Vuelta a España 2022: Carapaz takes stage 14 victory as Evenepoel loses time to Roglič

Olympic champion wins from break as battle for race victory bursts into life

Richard Carapaz
(Image credit: Getty Images)

Richard Carapaz (Ineos Grenadiers) climbed to victory on stage 14 of the Vuelta a España, beating his fellow breakaways and holding off a ferocious chase from Primož Roglič on Sierra de la Pandera.

It's his second stage win of the race, coming 48 hours after his triumph at Peñas Blancas.

The Olympic champion had to fight all the way to the line for it, as the race burst into life behind him halfway up the day's final climb. 

With four kilometres to go, Roglič attacked and rode away. The Slovenian looked resurgent and was later joined by Miguel Ángel López (Astana Qazaqstan Team), who outsprinted him for second place, eight seconds down.

Race leader Remco Evenepoel cracked soon after the attack, showing his first significant signs of weakness in this year's race. He ultimately lost 48 seconds to his Jumbo-Visma rival, who set the pace up the climb. 

He leads Roglič by 1:49 with a tough stage in the mountains tomorrow to Sierra Nevada. The battle for Vuelta victory is most definitely on.


Stage fourteen of the Vuelta headed south-east on a 160-kilometre route between Montoro and the punishing Sierra de la Pandera, a first-category climb of 8.6km at 7.5 percent average. 

Happily, there were no morning abandons due to COVID-19. Soon-to-be-retired Vincenzo Nibali was the first rider to attack in an animated opening third of the racing. The bunch split due to crosswinds, with UAE Team Emirates briefly caught on the wrong side, before reforming. The average speed in the stage's second hour was a scorching 52km/h.

Several moves by Thomas De Gendt were brought to heel, before Yevgeniy Fedorov (Astana Qazaqstan) and Sergio Higuita (Bora-Hansgrohe) instigated the key move. The Colombian was only up front for a couple of kilometres before crashing out of it.

Following a couple of counter-attacks, a ten-man move came together, involving Fedorov, Richard Carapaz (Ineos Grenadiers), Alexey Lutsenko (Astana Qazaqstan), Clément Champoussin (Citroën-AG2R), Luis León Sánchez (Bahrain-Victorious), Bruno Amirail (Groupama-FDJ), Marco Brenner (Team DSM), Filippo Conca (Lotto Soudal), Raúl García (Equipo Kern Pharma) and Trek-Segafredo pair Kenny Elissonde and points jersey leader Mads Pedersen.

The gap went out to over four minutes, with moustachioed Rémi Cavagna setting a steady tempo for his leader Remco Evenepoel behind.

In Jaén, 33 kilometres from the finish, Pedersen led through the intermediate sprint uncontested to extend his emphatic lead in the points classification before falling back to the bunch on the Puerto de Los Villares, the day's 10-kilometre, penultimate climb.

Sánchez and Carapaz escaped near the top and were joined by Champoussin and Conca in the early part of the Pandera.

In the finale, Jumbo-Visma set a punishing pace on the front of the peloton, with Robert Gesink and Chris Harper, probing for weaknesses in Evenepoel.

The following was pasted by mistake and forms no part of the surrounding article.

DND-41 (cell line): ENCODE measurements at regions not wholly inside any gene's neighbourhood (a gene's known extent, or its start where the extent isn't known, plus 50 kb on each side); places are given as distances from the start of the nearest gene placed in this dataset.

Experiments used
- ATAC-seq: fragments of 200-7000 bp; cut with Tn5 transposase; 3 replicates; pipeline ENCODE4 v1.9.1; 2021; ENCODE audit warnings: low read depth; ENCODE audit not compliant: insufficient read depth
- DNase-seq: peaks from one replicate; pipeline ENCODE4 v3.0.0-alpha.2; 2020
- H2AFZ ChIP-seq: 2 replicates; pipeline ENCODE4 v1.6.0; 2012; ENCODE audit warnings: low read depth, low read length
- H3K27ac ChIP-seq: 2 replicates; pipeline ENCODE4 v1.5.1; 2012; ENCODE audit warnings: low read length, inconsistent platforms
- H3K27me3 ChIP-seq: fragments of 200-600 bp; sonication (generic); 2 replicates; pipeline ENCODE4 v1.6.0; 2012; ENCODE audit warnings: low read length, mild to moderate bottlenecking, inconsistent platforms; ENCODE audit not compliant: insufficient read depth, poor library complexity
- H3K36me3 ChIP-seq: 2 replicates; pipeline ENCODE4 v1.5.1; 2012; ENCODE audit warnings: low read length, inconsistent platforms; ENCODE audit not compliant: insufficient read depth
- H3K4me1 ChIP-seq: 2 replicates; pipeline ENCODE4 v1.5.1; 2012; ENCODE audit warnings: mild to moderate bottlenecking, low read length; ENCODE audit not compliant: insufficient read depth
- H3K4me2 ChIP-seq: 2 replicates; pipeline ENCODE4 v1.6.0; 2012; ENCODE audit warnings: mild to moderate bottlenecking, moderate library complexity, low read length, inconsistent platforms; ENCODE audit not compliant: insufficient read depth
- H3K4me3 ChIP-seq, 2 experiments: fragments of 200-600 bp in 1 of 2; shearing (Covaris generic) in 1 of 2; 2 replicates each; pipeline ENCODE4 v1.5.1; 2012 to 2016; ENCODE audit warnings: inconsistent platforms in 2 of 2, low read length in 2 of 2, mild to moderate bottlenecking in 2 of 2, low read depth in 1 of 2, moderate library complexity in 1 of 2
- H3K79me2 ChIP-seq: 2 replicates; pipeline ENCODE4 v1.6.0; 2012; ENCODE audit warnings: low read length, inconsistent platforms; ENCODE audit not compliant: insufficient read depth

The Pandera's mid-section, with gradients at 14 and 15 percent, whittled down the group of contenders to do a dozen before Primož Roglič exploded the race with his attack. In front, Carapaz left his last breakaway companions behind, realising the need to go all in.

It had seemed business as usual for Evenepoel up to this point. Not anymore: he led the chase briefly before dramatically cracking, being passed by Enric Mas and several other contenders. 

Spurred on, Miguel Ángel López and Mas, sat third overall, joined Roglič up the road and their lead shot up. A man on a mission, the Slovenian did the lion's share of the work.

Just behind, fifth-placed overall Juan Ayuso suffered a puncture and raced the last half of the climb on a Shimano neutral service bike. Even the teenager powered past the suffering Evenepoel, before the Belgian caught up with him later, getting back into his rhythm.

1500 metres from the finish, Mas had to let go of the wheel as three-time Vuelta winner Roglič powered on. 

Aided by a brief downhill section, Carapaz held off his fierce chase for triumph, while López outsprinted the Jumbo-Visma leader, eight seconds behind. 

There could be bigger gaps in tomorrow's stage 15 to Sierra Nevada, with more climbing and a finish at over 2,500 metres. 

The exciting stage throws up a fascinating final week of the Vuelta. Will Evenepoel be able to stay with Roglič or will this day prove to be the beginning of the end of his Vuelta leadership?


1. Richard Carapaz (Ecu) Ineos Grenadiers in 4-09-27
2. Miguel Ángel López (Col) Astana Qazaqstan, at 8 secs
3. Primož Roglič (Svn) Jumbo-Visma
4. João Almeida (Por) UAE Team Emirates, at 27s
5. Carlos Rodríguez (Ese) Ineos Grenadiers, at 36s
6. Enric Mas (Esp) Movistar
7. Thymen Arensman (Ned) Team DSM, at 51s
8. Remco Evenepoel (Bel) Quick-Step Alpha Vinyl, at 56s
9. Juan Ayuso (Esp) UAE Team Emirates
10. Wilco Kelderman (Ned) Bora-Hansgrohe, at 1-24


1. Remco Evenepoel (Bel) Quick-Step Alpha Vinyl, in 52-21-33
2. Primož Roglič (Svn) Jumbo-Visma, at 1-49
3. Enric Mas (Esp) Movistar, at 2-43
4. Carlos Rodríguez (Esp) Ineos Grenadiers, at 3-46
5. Juan Ayuso (Esp) UAE Team Emirates, at 4-53
6. Miguel Ángel López (Col) Astana Qazaqstan, at 6-02
7. João Almeida (Por) UAE Team Emirates, at 6-49
8. Wilco Kelderman (Ned) Bora-Hansgrohe, at 6-56
9. Tao Geoghegan Hart (Gbr) Ineos Grenadiers, at 8-49
10. Ben O’Connor (Aus) AG2R Citroën Team, at 9-12

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Having worked at both Cycling Weekly and Cycle Sport early in his career Andy went on to become the editor of Rouleur. He is the author of God is Dead: The Rise and fall of Frank Vandenbroucke, and Tom Simpson: Bird on the Wire, which won the William Hill Sports Book of the Year Award 2017.